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3 August 2020, 10:23
What is the major incident in Greater Manchester and have the lockdown rules changed? Here's what you need to know...
A major incident was declared in Greater Manchester over the weekend due to increases in coronavirus infection rates.
Assistant Chief Constable Nick Bailey, chairman of the Local Resilience Forum, said there are concerns about infection rates in ‘multiple localities’ across the county.
But what is the major incident in Manchester and what are the lockdown rules? Here’s what we know…
The Strategic Coordination Group in Greater Manchester made the decision to declare a ‘major incident’ after they met to discuss the new lockdown measures in the North West of the UK.
According to Gov.uk, a major incident is ‘any emergency that requires the implementation of special arrangements by one or all of the emergency services and will generally include the involvement, either directly or indirectly, of large numbers of people.’
But a spokesman for Greater Manchester Combined Authority said residents shouldn’t panic over this declaration, as it is "no more than a boost to our capabilities".
Assistant Chief Constable Bailey explained: "The group reviewed learning from other recent areas, including Leicester, and its own learning from across the partnership and have taken the decision to declare this a major incident in order to respond as effectively as possible.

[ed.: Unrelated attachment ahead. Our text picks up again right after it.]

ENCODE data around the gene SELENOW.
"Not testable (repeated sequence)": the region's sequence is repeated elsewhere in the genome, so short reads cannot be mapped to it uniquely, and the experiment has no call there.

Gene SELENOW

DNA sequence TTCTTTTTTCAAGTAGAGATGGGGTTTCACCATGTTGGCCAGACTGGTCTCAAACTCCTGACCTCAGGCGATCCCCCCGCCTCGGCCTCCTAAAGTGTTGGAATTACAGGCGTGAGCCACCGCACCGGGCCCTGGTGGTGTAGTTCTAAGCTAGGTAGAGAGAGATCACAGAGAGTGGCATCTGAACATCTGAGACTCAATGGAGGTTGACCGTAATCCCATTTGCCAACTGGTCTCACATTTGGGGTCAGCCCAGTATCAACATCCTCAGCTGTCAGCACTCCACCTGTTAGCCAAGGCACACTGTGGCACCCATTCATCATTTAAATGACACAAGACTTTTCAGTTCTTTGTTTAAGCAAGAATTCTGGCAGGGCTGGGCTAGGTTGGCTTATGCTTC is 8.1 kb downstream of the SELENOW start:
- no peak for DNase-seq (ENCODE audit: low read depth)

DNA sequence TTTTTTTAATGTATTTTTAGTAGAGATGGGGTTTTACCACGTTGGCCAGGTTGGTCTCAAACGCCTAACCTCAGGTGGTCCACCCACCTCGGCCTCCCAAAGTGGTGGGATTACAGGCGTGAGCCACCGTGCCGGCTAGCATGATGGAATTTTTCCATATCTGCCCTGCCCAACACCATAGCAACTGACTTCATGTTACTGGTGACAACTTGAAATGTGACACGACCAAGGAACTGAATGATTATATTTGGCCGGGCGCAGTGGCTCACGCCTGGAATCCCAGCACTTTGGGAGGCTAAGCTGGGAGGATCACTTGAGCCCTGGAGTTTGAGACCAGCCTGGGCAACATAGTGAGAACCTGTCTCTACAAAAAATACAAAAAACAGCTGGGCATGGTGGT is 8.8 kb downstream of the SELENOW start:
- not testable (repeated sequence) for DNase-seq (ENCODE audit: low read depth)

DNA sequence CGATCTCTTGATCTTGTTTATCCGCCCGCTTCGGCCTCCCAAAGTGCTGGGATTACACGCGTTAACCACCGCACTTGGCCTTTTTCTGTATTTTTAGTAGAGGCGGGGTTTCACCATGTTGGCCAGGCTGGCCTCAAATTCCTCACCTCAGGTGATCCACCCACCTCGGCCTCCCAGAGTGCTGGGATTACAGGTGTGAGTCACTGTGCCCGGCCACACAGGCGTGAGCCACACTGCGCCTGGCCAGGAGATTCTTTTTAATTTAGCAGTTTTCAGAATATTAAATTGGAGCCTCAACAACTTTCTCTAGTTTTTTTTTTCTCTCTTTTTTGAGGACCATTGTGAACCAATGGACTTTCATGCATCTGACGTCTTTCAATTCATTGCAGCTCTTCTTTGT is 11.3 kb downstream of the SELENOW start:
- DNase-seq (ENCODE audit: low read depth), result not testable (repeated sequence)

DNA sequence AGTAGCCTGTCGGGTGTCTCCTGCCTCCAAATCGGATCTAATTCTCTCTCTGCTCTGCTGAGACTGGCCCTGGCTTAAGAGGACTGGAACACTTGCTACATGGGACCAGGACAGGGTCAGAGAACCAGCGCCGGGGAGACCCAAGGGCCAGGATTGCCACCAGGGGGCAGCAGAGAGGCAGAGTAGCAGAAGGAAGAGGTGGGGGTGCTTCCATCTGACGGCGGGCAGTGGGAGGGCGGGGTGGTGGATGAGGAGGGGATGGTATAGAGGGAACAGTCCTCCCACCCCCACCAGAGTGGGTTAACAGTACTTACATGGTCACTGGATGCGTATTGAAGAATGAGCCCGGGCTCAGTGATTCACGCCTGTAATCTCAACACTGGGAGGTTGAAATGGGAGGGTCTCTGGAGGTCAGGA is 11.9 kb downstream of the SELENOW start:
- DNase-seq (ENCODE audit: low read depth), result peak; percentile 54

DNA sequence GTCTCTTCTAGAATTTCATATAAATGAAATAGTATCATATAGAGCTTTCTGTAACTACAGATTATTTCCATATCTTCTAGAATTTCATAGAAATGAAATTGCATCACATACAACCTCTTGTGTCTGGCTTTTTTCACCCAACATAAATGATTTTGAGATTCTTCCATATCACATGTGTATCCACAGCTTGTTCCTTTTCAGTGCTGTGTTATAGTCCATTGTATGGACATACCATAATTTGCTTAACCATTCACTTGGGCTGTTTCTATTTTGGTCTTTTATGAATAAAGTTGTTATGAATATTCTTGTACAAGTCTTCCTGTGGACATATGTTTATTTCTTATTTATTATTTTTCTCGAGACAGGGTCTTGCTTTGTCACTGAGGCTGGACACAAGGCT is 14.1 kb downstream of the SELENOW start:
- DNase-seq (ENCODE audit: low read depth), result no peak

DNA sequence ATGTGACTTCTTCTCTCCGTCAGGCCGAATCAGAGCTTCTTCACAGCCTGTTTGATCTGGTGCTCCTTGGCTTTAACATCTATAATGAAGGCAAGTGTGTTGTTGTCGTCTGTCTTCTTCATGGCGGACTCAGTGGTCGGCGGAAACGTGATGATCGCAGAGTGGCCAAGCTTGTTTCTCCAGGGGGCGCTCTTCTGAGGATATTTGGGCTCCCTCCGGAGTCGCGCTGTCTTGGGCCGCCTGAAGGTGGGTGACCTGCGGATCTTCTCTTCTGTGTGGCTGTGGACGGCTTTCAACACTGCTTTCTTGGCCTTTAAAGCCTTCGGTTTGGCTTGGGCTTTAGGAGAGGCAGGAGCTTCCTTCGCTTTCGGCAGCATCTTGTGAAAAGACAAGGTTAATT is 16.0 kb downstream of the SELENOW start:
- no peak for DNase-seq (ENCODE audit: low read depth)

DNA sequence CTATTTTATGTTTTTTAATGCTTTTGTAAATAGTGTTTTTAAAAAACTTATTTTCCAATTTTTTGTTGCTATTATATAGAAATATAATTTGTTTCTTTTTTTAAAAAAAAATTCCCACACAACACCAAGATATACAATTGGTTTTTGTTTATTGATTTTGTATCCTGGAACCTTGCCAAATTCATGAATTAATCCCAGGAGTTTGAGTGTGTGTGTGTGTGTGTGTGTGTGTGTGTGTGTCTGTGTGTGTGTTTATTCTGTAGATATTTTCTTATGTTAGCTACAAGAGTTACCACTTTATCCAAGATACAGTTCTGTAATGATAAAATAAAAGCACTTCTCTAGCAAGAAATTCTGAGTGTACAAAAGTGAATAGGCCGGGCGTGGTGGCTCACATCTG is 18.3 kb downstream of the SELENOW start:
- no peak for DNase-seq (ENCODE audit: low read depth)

"This will enable us to maximise the capability of agencies across Greater Manchester, including additional resources if required, to instigate a prompt and positive change in direction."
He added the aim was to "reduce infection rates and bring Greater Manchester back to as near a state of normality as current times allow.”
According to The Sun, coronavirus cases have doubled in Manchester in just a week.
From July 22 to July 27, the infection rate in Manchester increased from 26.2 to 41.0, while nearby, Oldham had 31 new cases on July 28 which is the highest in one day since May 9.
Last week, Health Secretary Matt Hancock announced people from different households in Greater Manchester, parts of east Lancashire and West Yorkshire would no longer be able to meet each other inside their homes or in gardens.
Residents are also no longer allowed to meet people from other households inside pubs and restaurants.